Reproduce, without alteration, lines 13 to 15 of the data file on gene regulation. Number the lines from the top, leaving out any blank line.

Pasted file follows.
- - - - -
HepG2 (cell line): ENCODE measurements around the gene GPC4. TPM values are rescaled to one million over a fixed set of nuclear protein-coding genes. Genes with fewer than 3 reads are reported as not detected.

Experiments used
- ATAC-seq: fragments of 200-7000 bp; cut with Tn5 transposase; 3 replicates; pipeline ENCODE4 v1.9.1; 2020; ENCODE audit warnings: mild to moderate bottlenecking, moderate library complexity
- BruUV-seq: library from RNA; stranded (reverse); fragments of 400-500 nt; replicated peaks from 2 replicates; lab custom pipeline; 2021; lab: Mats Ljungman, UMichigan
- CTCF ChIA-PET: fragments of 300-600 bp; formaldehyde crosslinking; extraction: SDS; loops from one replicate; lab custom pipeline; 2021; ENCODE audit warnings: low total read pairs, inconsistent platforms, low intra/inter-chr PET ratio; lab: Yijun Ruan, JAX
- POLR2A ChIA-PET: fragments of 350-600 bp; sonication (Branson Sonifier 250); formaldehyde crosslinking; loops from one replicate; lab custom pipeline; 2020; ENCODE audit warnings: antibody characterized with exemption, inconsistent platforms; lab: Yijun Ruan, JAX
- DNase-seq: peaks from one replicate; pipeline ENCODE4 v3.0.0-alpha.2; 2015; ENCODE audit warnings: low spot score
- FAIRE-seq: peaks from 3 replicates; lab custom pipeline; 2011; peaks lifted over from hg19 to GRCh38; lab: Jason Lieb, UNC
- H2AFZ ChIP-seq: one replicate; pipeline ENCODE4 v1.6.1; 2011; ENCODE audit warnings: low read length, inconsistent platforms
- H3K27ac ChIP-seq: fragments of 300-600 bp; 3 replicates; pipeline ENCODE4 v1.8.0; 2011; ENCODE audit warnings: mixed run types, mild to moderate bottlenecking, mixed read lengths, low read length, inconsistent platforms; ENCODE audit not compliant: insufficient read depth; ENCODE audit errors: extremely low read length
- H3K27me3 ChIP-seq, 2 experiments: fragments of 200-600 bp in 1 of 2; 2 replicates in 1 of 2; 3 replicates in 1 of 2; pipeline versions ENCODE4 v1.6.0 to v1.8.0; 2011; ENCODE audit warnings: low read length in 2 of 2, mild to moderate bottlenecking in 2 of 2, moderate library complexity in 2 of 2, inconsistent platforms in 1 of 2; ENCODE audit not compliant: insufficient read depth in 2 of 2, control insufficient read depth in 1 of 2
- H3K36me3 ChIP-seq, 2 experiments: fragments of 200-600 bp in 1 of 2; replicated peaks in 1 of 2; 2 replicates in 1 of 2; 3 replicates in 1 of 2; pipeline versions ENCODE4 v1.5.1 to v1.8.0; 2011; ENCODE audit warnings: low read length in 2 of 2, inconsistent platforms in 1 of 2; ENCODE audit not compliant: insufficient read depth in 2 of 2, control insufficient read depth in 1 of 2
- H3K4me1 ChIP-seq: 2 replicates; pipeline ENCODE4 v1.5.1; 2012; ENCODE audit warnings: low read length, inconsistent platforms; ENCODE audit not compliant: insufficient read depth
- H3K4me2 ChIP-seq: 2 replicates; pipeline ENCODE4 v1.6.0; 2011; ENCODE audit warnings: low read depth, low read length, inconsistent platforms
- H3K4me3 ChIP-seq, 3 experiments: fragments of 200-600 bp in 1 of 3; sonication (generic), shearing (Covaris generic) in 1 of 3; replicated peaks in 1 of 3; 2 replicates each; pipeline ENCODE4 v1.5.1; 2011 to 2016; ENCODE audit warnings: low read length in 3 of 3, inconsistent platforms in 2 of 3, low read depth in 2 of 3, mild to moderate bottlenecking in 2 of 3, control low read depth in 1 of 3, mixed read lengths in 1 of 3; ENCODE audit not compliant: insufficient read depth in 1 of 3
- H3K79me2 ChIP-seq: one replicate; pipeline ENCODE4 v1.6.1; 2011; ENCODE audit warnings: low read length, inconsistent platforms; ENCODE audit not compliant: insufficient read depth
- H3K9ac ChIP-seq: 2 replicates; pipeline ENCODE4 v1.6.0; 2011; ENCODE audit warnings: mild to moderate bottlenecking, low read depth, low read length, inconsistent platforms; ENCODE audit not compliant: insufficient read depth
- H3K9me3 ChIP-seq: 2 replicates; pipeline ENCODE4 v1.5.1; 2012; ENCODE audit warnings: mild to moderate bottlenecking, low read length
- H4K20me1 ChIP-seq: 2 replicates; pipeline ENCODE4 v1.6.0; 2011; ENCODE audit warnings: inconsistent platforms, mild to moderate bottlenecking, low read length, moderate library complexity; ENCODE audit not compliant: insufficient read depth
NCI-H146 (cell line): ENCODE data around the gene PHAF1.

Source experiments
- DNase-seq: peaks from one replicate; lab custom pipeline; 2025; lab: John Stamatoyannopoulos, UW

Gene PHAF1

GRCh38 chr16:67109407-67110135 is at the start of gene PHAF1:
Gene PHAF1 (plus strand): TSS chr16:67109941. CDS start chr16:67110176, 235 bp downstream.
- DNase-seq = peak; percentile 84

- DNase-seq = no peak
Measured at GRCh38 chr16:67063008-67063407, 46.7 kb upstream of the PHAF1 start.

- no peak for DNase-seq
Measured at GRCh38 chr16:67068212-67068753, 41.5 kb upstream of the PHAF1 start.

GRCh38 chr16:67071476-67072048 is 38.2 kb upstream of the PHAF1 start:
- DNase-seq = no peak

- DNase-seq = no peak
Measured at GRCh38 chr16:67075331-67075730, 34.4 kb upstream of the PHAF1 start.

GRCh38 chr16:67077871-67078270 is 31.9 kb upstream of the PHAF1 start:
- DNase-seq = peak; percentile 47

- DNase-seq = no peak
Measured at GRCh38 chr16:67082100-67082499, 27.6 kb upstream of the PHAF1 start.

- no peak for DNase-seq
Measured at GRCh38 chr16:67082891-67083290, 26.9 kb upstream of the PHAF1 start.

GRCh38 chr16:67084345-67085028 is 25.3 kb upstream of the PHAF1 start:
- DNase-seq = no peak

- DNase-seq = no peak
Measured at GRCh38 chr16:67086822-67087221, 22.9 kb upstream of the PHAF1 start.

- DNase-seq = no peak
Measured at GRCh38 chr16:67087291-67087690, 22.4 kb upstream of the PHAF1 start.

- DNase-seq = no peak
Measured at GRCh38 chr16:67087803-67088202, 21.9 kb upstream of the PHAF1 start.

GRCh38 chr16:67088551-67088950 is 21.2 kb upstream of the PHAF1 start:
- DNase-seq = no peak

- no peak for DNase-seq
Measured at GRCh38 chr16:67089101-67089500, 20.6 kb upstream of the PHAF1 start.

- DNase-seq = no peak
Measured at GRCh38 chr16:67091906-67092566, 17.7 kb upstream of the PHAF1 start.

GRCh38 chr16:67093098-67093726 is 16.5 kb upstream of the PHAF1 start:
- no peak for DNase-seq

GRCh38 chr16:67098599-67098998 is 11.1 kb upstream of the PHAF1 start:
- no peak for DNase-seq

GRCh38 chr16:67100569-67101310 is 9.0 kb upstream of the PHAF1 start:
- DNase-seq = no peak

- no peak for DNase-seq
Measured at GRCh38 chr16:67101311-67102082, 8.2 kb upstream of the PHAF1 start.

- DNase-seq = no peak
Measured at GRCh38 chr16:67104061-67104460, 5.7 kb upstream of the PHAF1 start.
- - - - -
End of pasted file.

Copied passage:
- H3K4me1 ChIP-seq: 2 replicates; pipeline ENCODE4 v1.5.1; 2012; ENCODE audit warnings: low read length, inconsistent platforms; ENCODE audit not compliant: insufficient read depth
- H3K4me2 ChIP-seq: 2 replicates; pipeline ENCODE4 v1.6.0; 2011; ENCODE audit warnings: low read depth, low read length, inconsistent platforms
- H3K4me3 ChIP-seq, 3 experiments: fragments of 200-600 bp in 1 of 3; sonication (generic), shearing (Covaris generic) in 1 of 3; replicated peaks in 1 of 3; 2 replicates each; pipeline ENCODE4 v1.5.1; 2011 to 2016; ENCODE audit warnings: low read length in 3 of 3, inconsistent platforms in 2 of 3, low read depth in 2 of 3, mild to moderate bottlenecking in 2 of 3, control low read depth in 1 of 3, mixed read lengths in 1 of 3; ENCODE audit not compliant: insufficient read depth in 1 of 3